As for the repressions, again the Washington Post ignores facts. Egypt’s plight against terrorism forces it to detain anyone connected to terrorism, or is gearing the country to further unrest. And amidst the chaos surrounding Egypt and despite all the powers that would prefer otherwise, Egypt is in a good place.
When you consider Guantanamo Bay, you may think twice before alluding to Egypt’s repressions. Those detained in Guantanamo have not been charged, are often abused, and may never see freedom again. And the reason? The probability of their partaking in actions against the US. This, while I guarantee that those detained in Egypt will see freedom before those in Guantanamo.
“The candidates’ face time with him [President El-Sisi] was unmerited and ill-advised …” I beg to differ. El-Sisi is the leader of the most powerful state in the Middle East. Egypt carries weight and plays a pivotal role in the stability of the region and against terrorism. If not to favour the president of one of the few influential countries in the region, then the meetings with El-Sisi seek genuine comprehension of where the Middle East is heading, and would ultimately lead to further relations between the US and the region when one candidate or the other is chosen.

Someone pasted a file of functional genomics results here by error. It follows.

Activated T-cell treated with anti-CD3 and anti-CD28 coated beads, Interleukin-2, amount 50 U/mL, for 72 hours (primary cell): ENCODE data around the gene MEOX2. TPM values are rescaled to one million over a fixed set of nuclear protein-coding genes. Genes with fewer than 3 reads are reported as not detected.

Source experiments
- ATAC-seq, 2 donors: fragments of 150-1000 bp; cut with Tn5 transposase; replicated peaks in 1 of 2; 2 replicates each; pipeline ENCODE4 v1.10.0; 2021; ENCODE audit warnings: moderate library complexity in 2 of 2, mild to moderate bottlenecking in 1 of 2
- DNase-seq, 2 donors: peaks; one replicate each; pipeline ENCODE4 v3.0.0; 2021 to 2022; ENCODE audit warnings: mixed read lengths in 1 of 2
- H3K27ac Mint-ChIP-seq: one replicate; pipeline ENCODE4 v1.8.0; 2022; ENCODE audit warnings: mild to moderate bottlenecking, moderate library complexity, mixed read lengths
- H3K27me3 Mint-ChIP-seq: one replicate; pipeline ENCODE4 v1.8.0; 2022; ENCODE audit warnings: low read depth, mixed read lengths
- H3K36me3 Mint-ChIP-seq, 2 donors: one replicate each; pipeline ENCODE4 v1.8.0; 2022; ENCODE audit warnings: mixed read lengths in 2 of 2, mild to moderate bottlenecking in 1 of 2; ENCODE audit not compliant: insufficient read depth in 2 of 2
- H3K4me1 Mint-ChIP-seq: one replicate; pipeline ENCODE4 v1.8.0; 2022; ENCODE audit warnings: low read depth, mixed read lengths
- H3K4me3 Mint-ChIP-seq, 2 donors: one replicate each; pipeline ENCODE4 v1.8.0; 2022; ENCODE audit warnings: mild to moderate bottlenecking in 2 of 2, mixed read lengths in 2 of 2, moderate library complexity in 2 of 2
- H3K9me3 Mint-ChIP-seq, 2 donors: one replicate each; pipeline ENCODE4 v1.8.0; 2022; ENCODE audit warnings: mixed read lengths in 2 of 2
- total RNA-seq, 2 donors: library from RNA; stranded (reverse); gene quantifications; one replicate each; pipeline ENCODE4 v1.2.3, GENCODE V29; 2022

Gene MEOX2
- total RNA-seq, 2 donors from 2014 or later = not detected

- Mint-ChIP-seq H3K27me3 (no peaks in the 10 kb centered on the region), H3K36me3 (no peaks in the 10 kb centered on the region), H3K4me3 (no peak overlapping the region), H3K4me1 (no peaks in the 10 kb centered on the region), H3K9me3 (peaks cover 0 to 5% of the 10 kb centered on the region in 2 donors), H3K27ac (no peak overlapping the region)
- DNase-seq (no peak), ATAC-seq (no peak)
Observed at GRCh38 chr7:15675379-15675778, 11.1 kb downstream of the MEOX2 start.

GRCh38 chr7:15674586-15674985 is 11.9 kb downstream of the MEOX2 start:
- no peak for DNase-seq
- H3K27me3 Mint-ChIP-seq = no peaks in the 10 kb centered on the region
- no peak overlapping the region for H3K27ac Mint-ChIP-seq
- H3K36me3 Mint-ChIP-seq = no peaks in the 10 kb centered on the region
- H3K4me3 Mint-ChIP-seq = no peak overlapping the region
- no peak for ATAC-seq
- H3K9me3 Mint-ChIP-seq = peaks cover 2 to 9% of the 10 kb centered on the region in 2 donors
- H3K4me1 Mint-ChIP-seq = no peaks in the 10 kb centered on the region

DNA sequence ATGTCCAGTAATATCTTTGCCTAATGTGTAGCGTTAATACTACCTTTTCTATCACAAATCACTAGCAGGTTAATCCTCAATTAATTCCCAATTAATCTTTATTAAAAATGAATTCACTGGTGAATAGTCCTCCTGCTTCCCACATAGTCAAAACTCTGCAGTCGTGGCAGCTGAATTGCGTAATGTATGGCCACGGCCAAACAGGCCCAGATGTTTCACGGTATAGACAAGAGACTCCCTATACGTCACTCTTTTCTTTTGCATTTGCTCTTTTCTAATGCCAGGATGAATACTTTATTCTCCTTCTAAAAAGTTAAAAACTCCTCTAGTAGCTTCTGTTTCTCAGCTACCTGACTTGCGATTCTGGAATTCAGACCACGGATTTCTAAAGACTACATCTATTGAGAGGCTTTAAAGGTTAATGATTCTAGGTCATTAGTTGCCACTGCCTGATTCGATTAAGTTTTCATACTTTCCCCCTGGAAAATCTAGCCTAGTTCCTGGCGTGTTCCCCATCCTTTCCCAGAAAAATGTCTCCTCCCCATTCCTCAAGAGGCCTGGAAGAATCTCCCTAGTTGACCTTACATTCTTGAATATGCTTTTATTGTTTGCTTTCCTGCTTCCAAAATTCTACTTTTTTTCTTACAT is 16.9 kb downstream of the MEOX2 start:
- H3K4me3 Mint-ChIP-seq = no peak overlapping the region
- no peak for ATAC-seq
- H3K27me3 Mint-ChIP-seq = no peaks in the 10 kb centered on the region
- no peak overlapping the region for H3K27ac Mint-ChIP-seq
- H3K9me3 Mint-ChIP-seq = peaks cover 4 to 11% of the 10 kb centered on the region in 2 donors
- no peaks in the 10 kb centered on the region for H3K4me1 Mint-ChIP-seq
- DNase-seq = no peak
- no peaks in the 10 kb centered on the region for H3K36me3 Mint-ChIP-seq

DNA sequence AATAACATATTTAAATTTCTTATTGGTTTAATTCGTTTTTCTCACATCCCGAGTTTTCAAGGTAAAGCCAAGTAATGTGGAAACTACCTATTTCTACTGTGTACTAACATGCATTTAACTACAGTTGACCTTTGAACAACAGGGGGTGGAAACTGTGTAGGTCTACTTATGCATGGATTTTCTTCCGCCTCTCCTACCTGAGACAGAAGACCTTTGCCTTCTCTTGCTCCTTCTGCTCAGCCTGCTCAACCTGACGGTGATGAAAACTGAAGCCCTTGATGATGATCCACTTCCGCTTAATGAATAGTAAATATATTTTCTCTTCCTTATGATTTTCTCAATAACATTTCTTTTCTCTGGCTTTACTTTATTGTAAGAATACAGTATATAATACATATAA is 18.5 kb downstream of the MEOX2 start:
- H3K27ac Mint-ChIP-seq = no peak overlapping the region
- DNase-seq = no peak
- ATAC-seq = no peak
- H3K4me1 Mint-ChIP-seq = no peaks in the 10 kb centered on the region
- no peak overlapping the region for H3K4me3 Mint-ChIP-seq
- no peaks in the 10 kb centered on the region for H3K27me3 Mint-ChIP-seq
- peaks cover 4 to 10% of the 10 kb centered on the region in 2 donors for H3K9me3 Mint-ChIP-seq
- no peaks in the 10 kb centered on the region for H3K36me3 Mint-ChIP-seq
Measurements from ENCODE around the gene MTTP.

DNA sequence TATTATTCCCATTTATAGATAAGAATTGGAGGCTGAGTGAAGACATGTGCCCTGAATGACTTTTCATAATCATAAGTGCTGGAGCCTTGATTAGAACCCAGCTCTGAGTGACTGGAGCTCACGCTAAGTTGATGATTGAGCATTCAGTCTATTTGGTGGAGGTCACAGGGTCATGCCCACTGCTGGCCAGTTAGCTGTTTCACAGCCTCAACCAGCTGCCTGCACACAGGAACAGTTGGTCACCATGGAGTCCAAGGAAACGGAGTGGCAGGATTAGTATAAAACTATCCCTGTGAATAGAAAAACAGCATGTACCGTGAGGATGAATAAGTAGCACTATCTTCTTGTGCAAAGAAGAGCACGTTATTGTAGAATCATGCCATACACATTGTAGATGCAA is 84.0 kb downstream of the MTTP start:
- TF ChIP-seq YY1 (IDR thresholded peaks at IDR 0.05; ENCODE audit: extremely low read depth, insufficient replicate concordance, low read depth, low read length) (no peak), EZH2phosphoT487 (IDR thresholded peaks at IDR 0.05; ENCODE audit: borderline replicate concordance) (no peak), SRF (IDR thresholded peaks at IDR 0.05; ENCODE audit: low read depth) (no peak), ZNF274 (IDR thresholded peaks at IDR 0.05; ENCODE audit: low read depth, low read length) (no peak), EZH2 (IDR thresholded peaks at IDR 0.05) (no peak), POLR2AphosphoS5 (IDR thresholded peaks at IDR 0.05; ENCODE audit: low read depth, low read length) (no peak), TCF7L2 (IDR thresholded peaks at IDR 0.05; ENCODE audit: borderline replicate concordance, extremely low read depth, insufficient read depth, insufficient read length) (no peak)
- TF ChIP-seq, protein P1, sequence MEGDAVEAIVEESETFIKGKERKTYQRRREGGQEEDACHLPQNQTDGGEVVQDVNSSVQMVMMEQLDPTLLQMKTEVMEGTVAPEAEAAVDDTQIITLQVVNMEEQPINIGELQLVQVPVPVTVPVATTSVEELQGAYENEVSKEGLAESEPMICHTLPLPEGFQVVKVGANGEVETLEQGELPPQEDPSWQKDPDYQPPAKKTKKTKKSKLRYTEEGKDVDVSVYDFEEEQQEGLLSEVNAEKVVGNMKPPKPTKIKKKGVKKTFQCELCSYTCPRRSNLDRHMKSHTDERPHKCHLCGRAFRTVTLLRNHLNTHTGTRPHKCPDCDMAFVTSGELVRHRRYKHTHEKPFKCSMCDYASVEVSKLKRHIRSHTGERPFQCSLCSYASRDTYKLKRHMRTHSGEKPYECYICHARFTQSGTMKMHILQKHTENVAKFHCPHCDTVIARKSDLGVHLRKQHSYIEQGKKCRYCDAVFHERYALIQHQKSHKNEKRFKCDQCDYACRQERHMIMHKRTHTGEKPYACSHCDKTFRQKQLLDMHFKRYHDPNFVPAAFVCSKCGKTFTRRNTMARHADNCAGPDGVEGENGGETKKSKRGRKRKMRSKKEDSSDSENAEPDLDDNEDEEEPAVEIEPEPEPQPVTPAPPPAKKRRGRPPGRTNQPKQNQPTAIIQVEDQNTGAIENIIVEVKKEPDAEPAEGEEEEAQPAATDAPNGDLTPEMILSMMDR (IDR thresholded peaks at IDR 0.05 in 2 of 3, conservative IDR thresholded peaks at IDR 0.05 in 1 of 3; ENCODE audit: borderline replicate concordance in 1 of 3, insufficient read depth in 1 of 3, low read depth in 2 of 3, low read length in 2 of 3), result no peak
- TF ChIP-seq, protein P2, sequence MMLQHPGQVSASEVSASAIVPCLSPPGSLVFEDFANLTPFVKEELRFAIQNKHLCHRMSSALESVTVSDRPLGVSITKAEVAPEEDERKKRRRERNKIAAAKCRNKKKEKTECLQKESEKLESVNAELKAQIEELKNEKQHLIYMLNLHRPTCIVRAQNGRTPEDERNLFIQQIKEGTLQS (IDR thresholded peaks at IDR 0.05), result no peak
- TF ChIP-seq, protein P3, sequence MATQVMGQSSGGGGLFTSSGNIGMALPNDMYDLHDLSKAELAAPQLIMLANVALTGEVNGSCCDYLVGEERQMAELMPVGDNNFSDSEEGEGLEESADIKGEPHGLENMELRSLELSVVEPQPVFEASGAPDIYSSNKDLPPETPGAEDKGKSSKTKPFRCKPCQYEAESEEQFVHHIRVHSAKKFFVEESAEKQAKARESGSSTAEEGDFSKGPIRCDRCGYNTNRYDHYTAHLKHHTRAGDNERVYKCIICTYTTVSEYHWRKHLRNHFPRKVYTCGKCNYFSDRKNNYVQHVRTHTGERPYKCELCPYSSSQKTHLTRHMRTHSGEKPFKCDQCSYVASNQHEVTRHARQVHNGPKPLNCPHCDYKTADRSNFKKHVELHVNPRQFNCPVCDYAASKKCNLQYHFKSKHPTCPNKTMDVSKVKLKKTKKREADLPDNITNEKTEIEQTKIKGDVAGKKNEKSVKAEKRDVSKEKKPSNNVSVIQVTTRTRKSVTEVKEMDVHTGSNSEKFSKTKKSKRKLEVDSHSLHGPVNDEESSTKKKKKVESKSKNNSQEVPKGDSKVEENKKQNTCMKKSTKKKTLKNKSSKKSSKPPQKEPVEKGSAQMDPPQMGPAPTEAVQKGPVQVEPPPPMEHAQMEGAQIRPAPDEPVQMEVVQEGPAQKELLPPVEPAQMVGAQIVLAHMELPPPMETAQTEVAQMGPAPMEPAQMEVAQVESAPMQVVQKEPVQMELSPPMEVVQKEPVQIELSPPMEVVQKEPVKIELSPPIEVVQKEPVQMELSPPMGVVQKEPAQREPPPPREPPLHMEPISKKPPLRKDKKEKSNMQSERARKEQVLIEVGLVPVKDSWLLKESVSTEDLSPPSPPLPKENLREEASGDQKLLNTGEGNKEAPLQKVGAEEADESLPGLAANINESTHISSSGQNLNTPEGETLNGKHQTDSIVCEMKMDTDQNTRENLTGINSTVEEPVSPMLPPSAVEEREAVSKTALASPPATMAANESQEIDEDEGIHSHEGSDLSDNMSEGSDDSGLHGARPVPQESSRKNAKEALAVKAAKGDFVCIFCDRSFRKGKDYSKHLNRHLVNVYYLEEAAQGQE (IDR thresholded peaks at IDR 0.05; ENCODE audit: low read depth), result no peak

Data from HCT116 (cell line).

So many crucial issues would have been discussed: neighbouring, torn Syria, Libya, and Sudan; fragile cease fires and arm sale embargoes; terrorism in the region and at large; and the ramifications of meddling in other countries’ affairs. And who would know better than President El-Sisi on all such matters?